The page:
Delta Air Lines Earnings Preview: Can It Overcome Headwinds?
Can investors have any hope for another big positive earnings surprise like the one back in the first quarter? While fuel prices remained low in the quarter and the September operating performance report offered little for investors to worry about, those concerns about a possible spread of Ebola could have scared away passengers and caused delays.
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Analysts on average predict Delta Air Lines will report that its revenue for the quarter increased about 6 percent year over year to $11.12 billion. Yet, earnings of $1.18 per share are also in the consensus forecast. That would be down from a reported profit of $1.41 per share in the comparable period of last year.
Note that the consensus earnings per share (EPS) estimate has dropped in the past 60 days from $1.23, and individual estimates now only range from $1.15 to $1.22. Earnings have not fallen short analysts' expectations in the previous four quarters, though. The consensus estimate was spot on in the previous quarter.
In the second quarter report, the CEO said, "Delta's performance this quarter ... shows the financial strength and resilience of our company. We expect our September quarter performance will be even stronger, as we expand our operating margins to 15-17% and further improve our profitability." The share price fell almost 3 percent following the second quarter report.
Looking ahead, the forecast for the current quarter so far calls for revenue up less than 5 percent than a year ago, along with EPS just a penny higher. Full-year revenues are predicted to be up more than 6 percent, while earnings are about 2 percent higher than in the previous year.
Delta Air Lines provides scheduled air transportation services for passengers and cargo worldwide with a fleet of about 700 aircraft. It has gateway airports from Amsterdam to Atlanta, Tokyo to Minneapolis, Paris to Seattle. It sells tickets through various distribution channels, including Delta.com, and also offers charters and aircraft maintenance and repair services.
This S&P 500 component has a market capitalization near $27.5 billion, and it is headquartered in Atlanta. The company was founded in 1924. Richard H. Anderson has been chief executive since September 2007.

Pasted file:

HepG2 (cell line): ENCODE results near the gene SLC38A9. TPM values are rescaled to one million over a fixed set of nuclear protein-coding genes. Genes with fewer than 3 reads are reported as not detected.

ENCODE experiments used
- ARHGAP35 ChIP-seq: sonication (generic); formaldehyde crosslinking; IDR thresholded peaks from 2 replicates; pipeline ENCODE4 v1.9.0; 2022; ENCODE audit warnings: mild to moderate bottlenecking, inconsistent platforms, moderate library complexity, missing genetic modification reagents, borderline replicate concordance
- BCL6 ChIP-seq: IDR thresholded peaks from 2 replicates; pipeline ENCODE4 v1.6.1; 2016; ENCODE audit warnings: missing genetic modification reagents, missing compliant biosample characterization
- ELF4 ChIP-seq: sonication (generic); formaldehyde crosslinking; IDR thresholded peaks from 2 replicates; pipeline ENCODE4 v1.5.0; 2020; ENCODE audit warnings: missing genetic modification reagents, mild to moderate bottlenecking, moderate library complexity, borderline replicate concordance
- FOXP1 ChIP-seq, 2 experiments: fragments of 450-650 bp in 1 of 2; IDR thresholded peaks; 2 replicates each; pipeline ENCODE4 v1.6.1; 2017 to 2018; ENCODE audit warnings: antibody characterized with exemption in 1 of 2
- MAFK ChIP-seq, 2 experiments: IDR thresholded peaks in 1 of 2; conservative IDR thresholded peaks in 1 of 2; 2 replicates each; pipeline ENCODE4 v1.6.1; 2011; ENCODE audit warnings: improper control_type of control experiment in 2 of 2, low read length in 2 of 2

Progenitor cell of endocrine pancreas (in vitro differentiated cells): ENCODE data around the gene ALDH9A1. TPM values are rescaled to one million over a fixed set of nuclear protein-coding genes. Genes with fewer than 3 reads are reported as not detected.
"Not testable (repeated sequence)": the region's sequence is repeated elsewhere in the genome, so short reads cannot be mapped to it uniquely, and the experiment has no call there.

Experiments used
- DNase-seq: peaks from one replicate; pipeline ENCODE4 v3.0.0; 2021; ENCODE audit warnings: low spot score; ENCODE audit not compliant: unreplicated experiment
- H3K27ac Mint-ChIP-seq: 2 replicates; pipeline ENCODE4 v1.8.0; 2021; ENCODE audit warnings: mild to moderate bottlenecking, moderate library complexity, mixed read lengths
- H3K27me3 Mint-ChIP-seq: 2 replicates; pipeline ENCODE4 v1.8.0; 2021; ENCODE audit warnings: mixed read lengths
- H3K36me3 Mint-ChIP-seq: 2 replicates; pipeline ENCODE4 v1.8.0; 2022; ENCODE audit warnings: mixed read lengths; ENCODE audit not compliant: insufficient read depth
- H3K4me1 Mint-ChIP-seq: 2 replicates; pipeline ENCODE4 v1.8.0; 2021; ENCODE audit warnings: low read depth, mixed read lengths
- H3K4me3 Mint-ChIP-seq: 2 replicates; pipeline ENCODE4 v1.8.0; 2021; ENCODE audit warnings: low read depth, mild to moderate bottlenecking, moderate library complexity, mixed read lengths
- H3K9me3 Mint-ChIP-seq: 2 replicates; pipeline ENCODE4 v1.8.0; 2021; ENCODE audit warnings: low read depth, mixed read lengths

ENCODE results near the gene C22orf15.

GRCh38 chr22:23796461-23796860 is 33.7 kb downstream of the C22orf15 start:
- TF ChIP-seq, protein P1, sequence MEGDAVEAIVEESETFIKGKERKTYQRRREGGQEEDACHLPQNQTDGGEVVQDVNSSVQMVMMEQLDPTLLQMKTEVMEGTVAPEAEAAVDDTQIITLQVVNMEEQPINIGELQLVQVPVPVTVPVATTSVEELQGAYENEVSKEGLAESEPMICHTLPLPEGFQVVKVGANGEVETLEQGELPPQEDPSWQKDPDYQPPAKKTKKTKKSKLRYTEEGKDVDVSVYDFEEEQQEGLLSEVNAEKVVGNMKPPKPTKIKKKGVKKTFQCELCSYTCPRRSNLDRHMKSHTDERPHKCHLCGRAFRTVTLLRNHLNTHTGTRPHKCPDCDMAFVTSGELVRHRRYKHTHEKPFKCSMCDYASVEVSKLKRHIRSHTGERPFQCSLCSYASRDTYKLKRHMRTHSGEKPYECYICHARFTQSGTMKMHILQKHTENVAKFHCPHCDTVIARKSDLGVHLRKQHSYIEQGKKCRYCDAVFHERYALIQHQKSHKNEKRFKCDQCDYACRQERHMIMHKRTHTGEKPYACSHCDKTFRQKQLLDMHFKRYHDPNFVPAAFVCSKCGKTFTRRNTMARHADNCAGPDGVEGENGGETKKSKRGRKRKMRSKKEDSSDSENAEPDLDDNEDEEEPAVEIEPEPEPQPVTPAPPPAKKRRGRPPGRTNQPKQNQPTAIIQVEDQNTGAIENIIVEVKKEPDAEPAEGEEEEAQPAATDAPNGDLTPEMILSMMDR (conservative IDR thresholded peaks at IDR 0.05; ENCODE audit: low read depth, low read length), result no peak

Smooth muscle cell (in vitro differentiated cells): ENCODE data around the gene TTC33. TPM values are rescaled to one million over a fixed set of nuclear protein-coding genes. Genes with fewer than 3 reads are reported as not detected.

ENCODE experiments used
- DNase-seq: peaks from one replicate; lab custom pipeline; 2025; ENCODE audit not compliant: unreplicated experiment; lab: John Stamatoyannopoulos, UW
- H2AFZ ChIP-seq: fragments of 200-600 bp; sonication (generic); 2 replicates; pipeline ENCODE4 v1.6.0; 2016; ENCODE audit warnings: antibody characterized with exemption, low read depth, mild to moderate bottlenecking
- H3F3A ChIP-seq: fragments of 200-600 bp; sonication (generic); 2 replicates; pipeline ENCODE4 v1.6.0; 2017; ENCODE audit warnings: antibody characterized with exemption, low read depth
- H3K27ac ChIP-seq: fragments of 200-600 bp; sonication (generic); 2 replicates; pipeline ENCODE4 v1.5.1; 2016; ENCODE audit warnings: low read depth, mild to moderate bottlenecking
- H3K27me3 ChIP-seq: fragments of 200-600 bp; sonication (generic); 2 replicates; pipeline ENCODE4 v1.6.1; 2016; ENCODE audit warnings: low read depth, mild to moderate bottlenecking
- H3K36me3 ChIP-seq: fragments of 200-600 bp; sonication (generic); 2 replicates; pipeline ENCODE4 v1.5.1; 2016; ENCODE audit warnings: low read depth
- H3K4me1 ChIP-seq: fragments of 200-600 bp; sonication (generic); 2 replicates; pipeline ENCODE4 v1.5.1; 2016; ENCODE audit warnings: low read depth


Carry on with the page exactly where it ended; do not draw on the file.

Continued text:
Delta Air Lines' competitors include American Airlines, for which strong growth on the top and bottom lines are forecast for the third quarter, as well as United Continental, which is also expected to offer up strong earnings growth in its next quarterly report. Both are expected to report next week.
During the three months that ended in September, Delta briefly suspended service to Tel Aviv, declared a dividend, announced some executive changes, warned of possible fuel price increases, offered early retirement to some pilots and said it would expand its Los Angeles hub.
Delta has a long-term earnings per share growth forecast of more than 12 percent, and its price-to-earnings (P/E) ratio is less than the industry average. Its operating margin is greater than the industry average, and it has a return on equity of about 122 percent. It offers a dividend yield near 1.1 percent.
Note that the number of Delta shares sold short, as of the most recent settlement date, represented more than 2 percent of the total float. That was the highest level of short interest so far this year after rising since the end of July. At the current average daily volume, it would take less than two days to close out all short positions.
All of the 18 analysts surveyed by Thomson First Call who follow the stock recommend buying Delta shares. Six of them rate the stock at Strong Buy. The analysts' mean price target, or where they expect the share price to go, is about 36 percent higher than the current share price, now that shares have plunged.
Shares are down more than 18 percent since the beginning of September, despite a more than 6-percent pop on Tuesday. They have fallen well below the 50-day and 200-day moving averages. Over the past six months, the stock has underperformed United Continental and the S&P 500, but it outperformed American Airlines.
At the time of this writing, the author had no position in the mentioned equities.
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